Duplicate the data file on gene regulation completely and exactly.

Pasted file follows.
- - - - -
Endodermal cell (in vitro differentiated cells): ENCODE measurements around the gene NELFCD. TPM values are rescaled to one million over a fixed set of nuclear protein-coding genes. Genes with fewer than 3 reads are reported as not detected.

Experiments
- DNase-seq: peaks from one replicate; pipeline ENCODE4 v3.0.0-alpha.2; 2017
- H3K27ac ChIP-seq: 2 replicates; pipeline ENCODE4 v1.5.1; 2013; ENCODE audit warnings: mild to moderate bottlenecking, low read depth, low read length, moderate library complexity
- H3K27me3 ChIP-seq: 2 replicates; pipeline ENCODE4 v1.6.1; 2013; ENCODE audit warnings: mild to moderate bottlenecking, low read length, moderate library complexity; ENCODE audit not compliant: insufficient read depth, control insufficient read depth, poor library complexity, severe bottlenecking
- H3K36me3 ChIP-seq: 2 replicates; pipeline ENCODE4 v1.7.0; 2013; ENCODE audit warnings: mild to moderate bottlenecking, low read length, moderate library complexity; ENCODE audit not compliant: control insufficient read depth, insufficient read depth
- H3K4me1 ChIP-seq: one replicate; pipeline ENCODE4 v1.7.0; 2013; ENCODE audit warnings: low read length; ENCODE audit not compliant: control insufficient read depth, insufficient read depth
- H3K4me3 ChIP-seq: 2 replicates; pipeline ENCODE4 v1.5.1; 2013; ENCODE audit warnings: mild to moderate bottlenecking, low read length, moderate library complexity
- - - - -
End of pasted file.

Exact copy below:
Endodermal cell (in vitro differentiated cells): ENCODE measurements around the gene NELFCD. TPM values are rescaled to one million over a fixed set of nuclear protein-coding genes. Genes with fewer than 3 reads are reported as not detected.

Experiments
- DNase-seq: peaks from one replicate; pipeline ENCODE4 v3.0.0-alpha.2; 2017
- H3K27ac ChIP-seq: 2 replicates; pipeline ENCODE4 v1.5.1; 2013; ENCODE audit warnings: mild to moderate bottlenecking, low read depth, low read length, moderate library complexity
- H3K27me3 ChIP-seq: 2 replicates; pipeline ENCODE4 v1.6.1; 2013; ENCODE audit warnings: mild to moderate bottlenecking, low read length, moderate library complexity; ENCODE audit not compliant: insufficient read depth, control insufficient read depth, poor library complexity, severe bottlenecking
- H3K36me3 ChIP-seq: 2 replicates; pipeline ENCODE4 v1.7.0; 2013; ENCODE audit warnings: mild to moderate bottlenecking, low read length, moderate library complexity; ENCODE audit not compliant: control insufficient read depth, insufficient read depth
- H3K4me1 ChIP-seq: one replicate; pipeline ENCODE4 v1.7.0; 2013; ENCODE audit warnings: low read length; ENCODE audit not compliant: control insufficient read depth, insufficient read depth
- H3K4me3 ChIP-seq: 2 replicates; pipeline ENCODE4 v1.5.1; 2013; ENCODE audit warnings: mild to moderate bottlenecking, low read length, moderate library complexity